Policies and measures introduced by China's government in recent years to support improvements in the country's consumption environment and the quality of products on offer, as well as tax reductions to increase the amount of money people have in their wallets to spend, have also played a role. These include the package of measures introduced in August to speed up the development of efficient logistics systems in rural areas, boost demand in the automotive sector, and further stimulate holiday consumption.

Consumption has been the biggest engine driving China's economy forward for the past five years. And in the first six months of this year, consumption contributed 60 percent of the country's economic growth. The boost in consumption achieved during the seven-day holiday provides further evidence that the economy, boosted by domestic consumption, remains resilient despite the rising uncertainties in the global economy.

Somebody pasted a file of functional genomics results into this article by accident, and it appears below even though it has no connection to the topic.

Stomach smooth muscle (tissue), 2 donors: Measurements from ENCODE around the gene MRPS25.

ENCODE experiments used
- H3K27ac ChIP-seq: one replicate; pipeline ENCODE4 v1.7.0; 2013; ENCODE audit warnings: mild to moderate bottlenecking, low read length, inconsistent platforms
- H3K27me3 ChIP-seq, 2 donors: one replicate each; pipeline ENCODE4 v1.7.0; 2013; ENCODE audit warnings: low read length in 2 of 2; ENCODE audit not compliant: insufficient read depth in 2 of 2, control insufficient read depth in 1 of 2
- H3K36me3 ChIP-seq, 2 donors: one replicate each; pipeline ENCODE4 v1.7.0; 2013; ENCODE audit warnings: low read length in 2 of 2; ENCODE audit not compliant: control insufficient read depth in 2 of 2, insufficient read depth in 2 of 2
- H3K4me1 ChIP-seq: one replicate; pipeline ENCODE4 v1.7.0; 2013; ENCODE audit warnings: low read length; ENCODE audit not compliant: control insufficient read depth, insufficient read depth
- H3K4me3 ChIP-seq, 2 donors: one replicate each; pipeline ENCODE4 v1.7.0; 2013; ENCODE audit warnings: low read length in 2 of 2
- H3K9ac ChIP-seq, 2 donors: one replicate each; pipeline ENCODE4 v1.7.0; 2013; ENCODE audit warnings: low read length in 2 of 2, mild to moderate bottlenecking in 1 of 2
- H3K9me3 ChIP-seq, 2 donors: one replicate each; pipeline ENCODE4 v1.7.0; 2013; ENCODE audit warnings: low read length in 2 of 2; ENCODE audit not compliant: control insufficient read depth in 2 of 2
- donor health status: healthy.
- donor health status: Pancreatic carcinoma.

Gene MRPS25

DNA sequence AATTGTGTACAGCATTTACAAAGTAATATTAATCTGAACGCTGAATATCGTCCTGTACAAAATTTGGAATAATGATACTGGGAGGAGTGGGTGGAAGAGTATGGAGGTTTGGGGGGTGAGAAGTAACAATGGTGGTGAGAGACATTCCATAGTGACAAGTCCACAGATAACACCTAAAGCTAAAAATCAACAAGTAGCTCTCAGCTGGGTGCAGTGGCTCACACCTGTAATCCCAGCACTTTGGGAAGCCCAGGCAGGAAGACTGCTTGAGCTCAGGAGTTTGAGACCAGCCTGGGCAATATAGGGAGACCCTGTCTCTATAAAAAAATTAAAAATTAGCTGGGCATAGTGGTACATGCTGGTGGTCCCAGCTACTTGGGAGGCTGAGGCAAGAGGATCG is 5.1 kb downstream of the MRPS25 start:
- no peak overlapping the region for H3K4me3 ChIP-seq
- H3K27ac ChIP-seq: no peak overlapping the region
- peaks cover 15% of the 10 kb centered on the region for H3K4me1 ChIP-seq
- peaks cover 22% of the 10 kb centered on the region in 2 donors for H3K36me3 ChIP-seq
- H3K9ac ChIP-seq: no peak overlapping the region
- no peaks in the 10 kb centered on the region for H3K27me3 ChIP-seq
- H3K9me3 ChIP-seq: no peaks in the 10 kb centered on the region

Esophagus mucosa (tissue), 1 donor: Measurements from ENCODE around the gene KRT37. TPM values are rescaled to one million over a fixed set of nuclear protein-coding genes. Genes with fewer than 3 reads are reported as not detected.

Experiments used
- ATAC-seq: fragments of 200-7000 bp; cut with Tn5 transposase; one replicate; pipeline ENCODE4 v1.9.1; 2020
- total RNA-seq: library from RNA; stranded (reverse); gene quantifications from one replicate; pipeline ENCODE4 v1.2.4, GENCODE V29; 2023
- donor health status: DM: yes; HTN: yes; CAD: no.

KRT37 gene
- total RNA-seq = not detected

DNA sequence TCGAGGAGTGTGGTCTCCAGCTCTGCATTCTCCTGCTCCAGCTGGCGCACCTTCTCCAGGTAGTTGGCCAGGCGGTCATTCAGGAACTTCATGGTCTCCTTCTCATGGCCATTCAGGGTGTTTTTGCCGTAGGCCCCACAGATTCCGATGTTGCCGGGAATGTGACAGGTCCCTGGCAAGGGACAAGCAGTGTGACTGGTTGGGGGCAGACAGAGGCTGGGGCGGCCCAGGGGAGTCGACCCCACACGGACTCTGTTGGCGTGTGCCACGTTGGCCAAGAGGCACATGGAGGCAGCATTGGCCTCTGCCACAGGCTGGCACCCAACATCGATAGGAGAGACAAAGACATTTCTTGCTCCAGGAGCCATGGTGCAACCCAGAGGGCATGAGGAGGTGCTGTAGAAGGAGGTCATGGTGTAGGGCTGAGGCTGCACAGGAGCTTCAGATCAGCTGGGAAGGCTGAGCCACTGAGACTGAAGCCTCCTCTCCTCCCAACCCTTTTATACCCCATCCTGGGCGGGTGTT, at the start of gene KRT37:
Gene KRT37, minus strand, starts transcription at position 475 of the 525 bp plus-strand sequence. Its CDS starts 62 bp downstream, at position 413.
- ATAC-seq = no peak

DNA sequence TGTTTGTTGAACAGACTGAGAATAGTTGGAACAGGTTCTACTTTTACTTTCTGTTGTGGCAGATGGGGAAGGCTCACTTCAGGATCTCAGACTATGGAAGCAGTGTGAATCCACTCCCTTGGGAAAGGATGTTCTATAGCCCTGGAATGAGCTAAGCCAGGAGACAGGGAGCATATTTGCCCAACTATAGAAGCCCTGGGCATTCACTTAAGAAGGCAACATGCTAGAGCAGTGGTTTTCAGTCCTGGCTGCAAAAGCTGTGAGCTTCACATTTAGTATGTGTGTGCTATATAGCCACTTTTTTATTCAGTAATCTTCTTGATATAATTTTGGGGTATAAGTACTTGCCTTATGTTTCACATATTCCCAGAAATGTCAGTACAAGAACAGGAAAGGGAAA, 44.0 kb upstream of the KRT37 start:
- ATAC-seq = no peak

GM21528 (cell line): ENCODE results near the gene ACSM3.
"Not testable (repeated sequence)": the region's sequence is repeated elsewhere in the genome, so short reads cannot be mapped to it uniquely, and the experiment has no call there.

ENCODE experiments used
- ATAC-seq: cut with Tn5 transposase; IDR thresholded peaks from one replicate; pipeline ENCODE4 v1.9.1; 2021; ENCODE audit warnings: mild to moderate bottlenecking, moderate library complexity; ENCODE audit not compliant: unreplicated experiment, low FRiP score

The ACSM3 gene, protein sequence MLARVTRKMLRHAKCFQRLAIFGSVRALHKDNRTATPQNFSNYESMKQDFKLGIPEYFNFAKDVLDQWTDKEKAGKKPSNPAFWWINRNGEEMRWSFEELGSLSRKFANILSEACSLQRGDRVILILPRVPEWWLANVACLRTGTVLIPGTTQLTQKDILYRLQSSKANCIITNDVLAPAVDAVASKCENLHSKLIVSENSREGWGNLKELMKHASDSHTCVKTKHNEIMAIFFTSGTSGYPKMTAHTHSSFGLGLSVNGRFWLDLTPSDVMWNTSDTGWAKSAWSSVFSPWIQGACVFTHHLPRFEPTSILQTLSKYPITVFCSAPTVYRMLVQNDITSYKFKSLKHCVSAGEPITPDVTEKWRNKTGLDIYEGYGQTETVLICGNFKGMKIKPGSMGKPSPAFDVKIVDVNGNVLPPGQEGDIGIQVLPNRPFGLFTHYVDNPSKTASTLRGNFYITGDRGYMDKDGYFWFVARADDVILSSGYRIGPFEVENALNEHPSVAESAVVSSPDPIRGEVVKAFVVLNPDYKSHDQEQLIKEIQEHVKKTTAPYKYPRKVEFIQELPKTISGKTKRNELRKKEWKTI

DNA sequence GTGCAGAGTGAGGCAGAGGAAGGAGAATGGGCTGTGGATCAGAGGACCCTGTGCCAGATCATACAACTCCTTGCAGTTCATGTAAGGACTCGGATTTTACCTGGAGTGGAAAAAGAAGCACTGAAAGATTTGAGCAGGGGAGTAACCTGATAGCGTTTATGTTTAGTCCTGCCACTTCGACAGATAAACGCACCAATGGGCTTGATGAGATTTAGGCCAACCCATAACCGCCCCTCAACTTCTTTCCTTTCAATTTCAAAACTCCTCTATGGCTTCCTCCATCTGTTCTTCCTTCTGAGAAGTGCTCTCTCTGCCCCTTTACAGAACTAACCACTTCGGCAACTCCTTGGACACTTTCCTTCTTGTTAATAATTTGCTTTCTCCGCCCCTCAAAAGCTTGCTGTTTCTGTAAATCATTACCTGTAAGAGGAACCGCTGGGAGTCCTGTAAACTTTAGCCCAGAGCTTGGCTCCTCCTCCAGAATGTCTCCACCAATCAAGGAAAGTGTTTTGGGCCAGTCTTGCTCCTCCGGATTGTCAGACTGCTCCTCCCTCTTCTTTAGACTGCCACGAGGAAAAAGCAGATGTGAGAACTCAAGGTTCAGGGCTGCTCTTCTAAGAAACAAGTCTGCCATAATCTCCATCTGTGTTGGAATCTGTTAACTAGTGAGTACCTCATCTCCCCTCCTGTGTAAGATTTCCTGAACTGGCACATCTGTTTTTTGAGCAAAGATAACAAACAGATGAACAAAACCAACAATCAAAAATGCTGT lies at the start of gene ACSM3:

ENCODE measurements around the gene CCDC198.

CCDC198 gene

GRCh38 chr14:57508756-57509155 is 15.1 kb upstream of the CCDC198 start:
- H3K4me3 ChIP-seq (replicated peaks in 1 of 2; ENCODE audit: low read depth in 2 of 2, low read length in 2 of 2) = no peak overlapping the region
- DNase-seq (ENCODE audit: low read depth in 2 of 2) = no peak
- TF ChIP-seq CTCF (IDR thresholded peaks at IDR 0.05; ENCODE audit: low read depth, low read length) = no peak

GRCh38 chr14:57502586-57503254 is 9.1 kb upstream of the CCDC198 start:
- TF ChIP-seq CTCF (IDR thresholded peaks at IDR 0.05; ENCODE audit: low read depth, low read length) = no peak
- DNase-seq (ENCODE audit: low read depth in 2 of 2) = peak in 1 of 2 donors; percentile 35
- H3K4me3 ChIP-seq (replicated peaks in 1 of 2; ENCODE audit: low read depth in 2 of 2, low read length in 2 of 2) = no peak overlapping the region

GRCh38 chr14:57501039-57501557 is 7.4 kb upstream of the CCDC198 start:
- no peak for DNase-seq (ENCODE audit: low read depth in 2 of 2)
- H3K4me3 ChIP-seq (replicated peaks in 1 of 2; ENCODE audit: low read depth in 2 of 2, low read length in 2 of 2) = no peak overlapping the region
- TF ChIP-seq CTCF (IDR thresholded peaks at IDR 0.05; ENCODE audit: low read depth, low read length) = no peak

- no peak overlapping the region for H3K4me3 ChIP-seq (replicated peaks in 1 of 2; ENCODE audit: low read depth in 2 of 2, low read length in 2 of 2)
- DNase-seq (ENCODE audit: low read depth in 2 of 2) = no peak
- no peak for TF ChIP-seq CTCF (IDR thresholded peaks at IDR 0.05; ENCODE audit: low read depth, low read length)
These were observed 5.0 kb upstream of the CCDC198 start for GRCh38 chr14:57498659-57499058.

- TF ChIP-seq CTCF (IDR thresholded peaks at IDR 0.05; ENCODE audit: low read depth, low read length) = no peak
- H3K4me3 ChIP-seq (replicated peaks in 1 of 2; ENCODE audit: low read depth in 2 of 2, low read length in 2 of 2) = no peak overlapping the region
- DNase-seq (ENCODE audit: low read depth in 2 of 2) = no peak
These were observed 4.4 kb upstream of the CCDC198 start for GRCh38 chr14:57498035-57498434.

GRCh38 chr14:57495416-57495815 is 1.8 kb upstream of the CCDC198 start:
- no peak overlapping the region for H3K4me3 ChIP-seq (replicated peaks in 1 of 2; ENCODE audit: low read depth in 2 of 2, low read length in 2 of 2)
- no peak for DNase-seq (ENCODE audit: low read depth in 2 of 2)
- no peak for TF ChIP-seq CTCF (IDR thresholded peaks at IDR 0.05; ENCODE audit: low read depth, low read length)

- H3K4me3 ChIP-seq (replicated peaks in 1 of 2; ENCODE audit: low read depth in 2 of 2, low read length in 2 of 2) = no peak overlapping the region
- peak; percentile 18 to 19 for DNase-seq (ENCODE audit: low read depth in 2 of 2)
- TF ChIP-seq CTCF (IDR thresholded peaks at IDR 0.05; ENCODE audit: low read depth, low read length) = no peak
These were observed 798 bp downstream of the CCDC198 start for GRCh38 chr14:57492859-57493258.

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LU Xiankun Professor LU Xiankun is Managing Director of LEDECO Geneva and Associate Partner of IDEAS Centre Geneva. He is Emeritus Professor of China Institute for WTO Studies of the University of International Business and Economics (UIBE) and Wuhan University (WHU) of China and visiting professor or senior research fellow of some other universities and think tanks in China and Europe. He also sits in management of some international business associations and companies, including as Senior Vice President of Shenzhen UEB Technology LTD., a leading e-commerce company of China. Previously, Mr. LU was senior official of Chinese Ministry of Commerce and senior diplomat posted in Europe, including in Geneva as Counsellor and Head of Division of the Permanent Mission of China to the WTO and in Brussels as Commercial Secretary of the Permanent Mission of China to the EU. Benjamin Cavender Benjamin Cavender is a Shanghai based consultant with more than 11 years of experience helping companies understand consumer behavior and develop go to market strategies for China. He is a frequent speaker on economic and consumer trends in China and is often featured on CNBC, Bloomberg, and Channel News Asia. Sara Hsu Sara Hsu is an associate professor from the State University of New York at New Paltz. She is a regular commentator on Chinese economy. Xu Qinduo Xu Qinduo is CRI's former chief correspondent to Washington DC, the United States. He works as the producer, host and commentator for TODAY, a flagship talk show on current affairs. Mr. Xu contributes regularly to English-language newspapers including Shenzhen Daily and Global Times as well as Chinese-language radio and TV services. Lin Shaowen A radio person, Mr. Lin Shaowen is strongly interested in international relations and Chinese politics. As China is quite often misunderstood in the rest of the world, he feels the need to better present the true picture of the country, the policies and meanings. So he talks a lot and is often seen debating. Then friends find a critical Lin Shaowen criticizing and criticized. George N. Tzogopoulos Dr George N. Tzogopoulos is an expert in media and politics/international relations as well as Chinese affairs. He is Senior Research Fellow at the Centre International de Européenne (CIFE) and Visiting Lecturer at the European Institute affiliated with it and is teaching international relations at the Department of Law of the Democritus University of Thrace. George is the author of two books: US Foreign Policy in the European Media: Framing the Rise and Fall of Neoconservatism (IB TAURIS) and The Greek Crisis in the Media: Stereotyping in the International Press (Ashgate) as well as the founder of, an institutional partner of CRI Greek. David Morris David Morris is the Pacific Islands Trade and Investment Commissioner in China, a former Australian diplomat and senior political adviser. Harvey Dzodin After a distinguished career in the US government and American media Dr. Harvey Dzodin is now a Beijing-based freelance columnist for several media outlets. While living in Beijing, he has published over 200 columns with an emphasis on arts, culture and the Belt & Road initiative. He is also a sought-after speaker and advisor in China and abroad. He currently serves as Nonresident Research Fellow of the think tank Center for China and Globalization and Senior Advisor of Tsinghua University National Image Research Center specializing in city branding. Dr. Dzodin was a political appointee of President Jimmy Carter and served as lawyer to a presidential commission. Upon the nomination of the White House and the US State Department he served at the United Nations Office in Vienna, Austria. He was Director and Vice President of the ABC Television in New York for more than two decades.